Monday, May 28, 2007

Two questions...

...I've been mulling for a while, responses to which always intrigue me when I pose them for my evangelical friends:
  • Why is it that just about the only people who believe in hell are those who believe they aren’t going there?
  • If you discovered that, in fact, there was no afterlife after all—no heaven, hell, purgatory, whatever—that it all ended with one's physical death—would you still be a Christian?
Just wondering.

Wednesday, May 23, 2007

Next they'll tell us we can go swimming less than an hour after eating

Mothers of my granddaughters, take note: pacifiers, crackers, and blueberries that get dropped on the floor can remain there not five, but thirty seconds before bacteria start swarming over them. And if it's dry food, a kid can wait a full minute before finding her missing bread crust under her chair.

At least that's what student researchers at Connecticut College concluded. Thanks to them, we can all now breathe easier. And eat fumbled food with less angst.

Monday, May 14, 2007

In the final quarter hour...

...of the seventh of May, let it be known that earlier today I hung the first laundry load outside to dry. This event requires itemization: I pulled from the washing machine three pairs of jeans, one sweatshirt, one T-shirt, and 4 pairs of socks, shoveling them all into a 15-year-old but still sturdy wicker laundry basket. To this pile of sodden but clean clothes I added the stainless steel dogfood dish demoted to clothes pins container, which was about to see its first action in 7 months. I tromped it all upstairs and outside into a delectable combination of spring and summer, and clipped everything on the clothesline, which has hung naked since last October. And just now I check the hourly temp records for the city, and discover that it hit 80 degrees around 5pm.

This is cosmically appropriate: that the first outdoor laundry hanging day is also the warmest day of the year so far. I feel attuned to the universe.

Which is looking at midnight now different from a couple months ago. Orion's bright belt dips out of sight in the west almost at dusk now...Saturn has Leo on a leash for a couple years, and even that springtime constellation is wheeling westward now...but oh, Jupiter rises in the southeast in all its piercing regal luminence not long after Venus sets. (Although, as the neighborhood trees in that direction leaf out more, that planet will be harder and harder to see this low.) And the red giant Arcturus rules the zenith these nights.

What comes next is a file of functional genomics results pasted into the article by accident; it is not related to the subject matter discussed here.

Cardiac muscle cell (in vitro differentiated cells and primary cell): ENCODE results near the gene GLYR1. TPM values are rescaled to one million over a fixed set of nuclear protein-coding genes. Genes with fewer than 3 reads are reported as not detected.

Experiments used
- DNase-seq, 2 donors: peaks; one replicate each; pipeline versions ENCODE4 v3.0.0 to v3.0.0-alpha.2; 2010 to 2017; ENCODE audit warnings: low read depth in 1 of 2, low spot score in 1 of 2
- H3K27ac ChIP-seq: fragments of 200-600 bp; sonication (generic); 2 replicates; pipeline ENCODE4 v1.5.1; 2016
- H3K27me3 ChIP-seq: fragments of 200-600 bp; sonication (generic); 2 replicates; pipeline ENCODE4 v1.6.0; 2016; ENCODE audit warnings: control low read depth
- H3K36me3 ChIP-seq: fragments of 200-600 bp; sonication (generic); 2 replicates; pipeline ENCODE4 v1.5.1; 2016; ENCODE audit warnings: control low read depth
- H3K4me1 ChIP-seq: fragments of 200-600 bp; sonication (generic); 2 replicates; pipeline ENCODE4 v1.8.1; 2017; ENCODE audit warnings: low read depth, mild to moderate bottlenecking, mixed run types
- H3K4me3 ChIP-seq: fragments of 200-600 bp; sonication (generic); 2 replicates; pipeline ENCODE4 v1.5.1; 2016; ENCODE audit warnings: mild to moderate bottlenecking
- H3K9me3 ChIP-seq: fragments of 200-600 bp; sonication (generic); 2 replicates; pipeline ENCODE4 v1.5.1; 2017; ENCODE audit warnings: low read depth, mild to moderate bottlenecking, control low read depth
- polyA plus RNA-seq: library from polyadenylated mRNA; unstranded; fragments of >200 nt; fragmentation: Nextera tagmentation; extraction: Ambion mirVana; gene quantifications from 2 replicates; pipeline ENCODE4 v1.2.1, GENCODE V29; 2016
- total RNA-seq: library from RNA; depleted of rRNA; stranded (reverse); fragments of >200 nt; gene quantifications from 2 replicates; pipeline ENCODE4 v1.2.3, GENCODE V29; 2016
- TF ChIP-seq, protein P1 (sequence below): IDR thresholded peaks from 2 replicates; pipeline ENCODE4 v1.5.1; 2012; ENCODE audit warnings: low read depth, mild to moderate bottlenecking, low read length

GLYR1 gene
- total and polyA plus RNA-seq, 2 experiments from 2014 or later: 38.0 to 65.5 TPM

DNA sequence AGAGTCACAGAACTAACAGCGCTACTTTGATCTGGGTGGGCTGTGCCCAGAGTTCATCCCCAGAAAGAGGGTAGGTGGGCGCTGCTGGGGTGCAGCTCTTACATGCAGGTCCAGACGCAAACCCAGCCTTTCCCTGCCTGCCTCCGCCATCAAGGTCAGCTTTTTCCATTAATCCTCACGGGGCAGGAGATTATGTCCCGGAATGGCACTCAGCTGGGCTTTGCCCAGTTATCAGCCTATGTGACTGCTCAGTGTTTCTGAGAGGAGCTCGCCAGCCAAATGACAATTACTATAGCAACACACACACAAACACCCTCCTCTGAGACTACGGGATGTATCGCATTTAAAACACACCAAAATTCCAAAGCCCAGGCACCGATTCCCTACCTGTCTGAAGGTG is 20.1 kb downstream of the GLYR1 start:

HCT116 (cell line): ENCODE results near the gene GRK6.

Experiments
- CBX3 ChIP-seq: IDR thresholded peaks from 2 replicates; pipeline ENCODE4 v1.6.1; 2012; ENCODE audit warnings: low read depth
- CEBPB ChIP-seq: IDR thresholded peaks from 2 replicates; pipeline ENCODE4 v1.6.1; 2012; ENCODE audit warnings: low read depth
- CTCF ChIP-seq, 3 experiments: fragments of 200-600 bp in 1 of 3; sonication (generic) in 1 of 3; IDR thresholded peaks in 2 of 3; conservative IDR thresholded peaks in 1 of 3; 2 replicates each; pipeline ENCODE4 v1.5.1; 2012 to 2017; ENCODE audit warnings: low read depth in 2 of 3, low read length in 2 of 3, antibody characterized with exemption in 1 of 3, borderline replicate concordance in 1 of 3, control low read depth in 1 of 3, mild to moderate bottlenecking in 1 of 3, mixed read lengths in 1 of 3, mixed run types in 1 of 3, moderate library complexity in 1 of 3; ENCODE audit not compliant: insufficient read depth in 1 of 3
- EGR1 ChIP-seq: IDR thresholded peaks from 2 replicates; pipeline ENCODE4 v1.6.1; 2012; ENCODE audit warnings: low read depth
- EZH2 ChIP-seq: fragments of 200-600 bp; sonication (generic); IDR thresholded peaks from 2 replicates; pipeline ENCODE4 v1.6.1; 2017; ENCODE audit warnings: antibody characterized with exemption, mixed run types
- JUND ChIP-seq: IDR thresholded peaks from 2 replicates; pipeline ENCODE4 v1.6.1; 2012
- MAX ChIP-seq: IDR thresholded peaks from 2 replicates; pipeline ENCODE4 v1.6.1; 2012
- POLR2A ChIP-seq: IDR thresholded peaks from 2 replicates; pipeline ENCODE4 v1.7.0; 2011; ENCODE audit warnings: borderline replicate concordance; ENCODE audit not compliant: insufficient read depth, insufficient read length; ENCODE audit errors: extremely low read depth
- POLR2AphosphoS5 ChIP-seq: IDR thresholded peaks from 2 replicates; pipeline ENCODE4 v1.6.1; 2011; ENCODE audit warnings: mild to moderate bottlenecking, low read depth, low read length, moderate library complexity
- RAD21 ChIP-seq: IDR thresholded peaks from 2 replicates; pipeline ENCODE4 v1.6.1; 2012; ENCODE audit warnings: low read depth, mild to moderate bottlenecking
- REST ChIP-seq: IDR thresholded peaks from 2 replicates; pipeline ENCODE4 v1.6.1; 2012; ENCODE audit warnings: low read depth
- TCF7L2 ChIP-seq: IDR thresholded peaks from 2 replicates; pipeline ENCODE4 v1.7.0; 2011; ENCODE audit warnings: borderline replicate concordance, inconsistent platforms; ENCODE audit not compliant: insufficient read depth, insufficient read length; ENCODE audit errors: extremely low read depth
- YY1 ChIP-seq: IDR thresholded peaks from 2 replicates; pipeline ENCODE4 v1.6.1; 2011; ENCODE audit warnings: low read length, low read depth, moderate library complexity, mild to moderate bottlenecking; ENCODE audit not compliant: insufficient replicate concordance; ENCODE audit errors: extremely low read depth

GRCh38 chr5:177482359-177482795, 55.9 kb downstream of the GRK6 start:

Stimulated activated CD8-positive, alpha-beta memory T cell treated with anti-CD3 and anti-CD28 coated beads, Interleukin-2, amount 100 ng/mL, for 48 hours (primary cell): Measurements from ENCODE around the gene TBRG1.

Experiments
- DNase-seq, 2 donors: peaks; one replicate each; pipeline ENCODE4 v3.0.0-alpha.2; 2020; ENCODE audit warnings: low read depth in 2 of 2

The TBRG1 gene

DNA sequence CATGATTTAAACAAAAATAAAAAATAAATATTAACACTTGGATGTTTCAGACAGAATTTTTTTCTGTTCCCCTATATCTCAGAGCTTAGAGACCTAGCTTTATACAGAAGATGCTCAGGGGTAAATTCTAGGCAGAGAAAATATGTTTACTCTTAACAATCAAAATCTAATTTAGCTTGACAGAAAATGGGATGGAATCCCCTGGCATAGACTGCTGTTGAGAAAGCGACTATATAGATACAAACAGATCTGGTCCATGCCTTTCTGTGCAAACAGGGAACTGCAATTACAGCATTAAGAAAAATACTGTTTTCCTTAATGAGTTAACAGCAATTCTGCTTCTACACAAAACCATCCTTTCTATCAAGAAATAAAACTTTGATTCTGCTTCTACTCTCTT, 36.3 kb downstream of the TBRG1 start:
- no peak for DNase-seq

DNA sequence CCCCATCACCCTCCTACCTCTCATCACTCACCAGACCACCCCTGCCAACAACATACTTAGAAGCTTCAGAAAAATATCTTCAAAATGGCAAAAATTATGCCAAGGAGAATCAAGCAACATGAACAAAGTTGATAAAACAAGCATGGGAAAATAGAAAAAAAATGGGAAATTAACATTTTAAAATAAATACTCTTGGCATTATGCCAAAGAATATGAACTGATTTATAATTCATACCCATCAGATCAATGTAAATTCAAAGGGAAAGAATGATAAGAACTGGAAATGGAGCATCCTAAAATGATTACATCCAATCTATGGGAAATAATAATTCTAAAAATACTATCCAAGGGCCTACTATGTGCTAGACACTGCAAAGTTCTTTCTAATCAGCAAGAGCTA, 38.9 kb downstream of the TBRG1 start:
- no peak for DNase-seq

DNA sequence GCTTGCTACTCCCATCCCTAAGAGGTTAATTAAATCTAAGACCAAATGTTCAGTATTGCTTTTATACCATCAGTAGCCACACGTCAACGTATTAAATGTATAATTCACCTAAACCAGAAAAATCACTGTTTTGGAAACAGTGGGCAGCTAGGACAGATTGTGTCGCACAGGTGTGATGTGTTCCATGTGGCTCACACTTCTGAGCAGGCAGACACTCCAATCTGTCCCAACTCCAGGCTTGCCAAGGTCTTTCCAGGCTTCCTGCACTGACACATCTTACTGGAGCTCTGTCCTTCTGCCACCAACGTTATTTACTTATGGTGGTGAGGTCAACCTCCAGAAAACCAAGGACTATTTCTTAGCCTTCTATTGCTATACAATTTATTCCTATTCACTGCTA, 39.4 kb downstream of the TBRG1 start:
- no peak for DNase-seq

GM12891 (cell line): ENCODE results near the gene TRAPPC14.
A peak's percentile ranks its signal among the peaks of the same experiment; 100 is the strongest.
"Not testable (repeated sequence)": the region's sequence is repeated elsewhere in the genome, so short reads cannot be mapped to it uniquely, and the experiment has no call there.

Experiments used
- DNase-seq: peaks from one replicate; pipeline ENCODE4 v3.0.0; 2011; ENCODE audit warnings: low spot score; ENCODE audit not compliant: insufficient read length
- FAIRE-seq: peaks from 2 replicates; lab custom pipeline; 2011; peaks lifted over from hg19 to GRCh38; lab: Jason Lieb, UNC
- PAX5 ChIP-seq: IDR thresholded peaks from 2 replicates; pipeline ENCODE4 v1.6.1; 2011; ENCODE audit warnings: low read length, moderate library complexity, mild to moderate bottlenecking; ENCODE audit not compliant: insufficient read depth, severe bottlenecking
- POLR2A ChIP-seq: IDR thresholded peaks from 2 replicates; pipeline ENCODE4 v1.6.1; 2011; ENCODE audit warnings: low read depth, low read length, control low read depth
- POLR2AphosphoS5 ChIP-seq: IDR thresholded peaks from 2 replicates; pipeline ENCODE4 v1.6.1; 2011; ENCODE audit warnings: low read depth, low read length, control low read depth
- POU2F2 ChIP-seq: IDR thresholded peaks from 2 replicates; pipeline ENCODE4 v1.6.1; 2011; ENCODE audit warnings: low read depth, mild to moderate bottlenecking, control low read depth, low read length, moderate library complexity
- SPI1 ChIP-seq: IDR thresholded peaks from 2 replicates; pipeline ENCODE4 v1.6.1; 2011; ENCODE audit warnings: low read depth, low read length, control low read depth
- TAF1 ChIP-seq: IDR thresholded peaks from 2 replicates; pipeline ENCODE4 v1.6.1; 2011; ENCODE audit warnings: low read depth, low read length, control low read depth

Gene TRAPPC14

I wonder if my Grandpa Mac—Chester Chambers McLaughlin, dairy farmer of Clackamas County—ever rose from his desk where he did the paperwork required of him as clerk of Milwaukie High School (a volunteer position he held for 20-some years), swung open the back screen door of his Lake Road house, and stepped outside into a balmy May night, in 1937, when he was my age now. I wonder if he looked up and traced the passing of the night and of the season, and imagined the passing of his life. Or wondered himself if his great-grandfather, enroute from Ulster to Philadelphia, ever left his sleeping family in a brig’s cramped, stagnant passenger quarters and went above to the main deck on a mild mid-Atlantic night in 1814 and looked up at oceanic stars and wondered what the hell he was thinking, bringing his family—including a 2-year-old son—to God knows what. Squeezed as they had been in Northern Ireland between their Scottish Presbyterian roots and the local Catholic Irish rebel rumblings, was this overseas migration worse? Would they have been better off assaulted by political upheaval and inconstant potato crops than by moving to another world altogether—an infant republic already engaged in a second war with its parent nation?

That 2-year-old boy was my great-great-grandfather William McLaughlin, and whether he learned its name or not, Arcturus must have become a familiar springtime companion to him as he grew up a farmer and moved from Pennsylvania to Missouri (gradually—he settled for a while in every state in between those two places). Springtime meant long hours disking and plowing and sowing deep into dusk, until, twisting in the leafspring seat, he could no longer see the furrow he was cutting. Arcturus dominated the high eastern sky in many a May twilight as he turned his team toward the barn.

Stars and dirty laundry will outlive us all. It's the stars I'll pass on to my granddaughters, starting with Arcturus.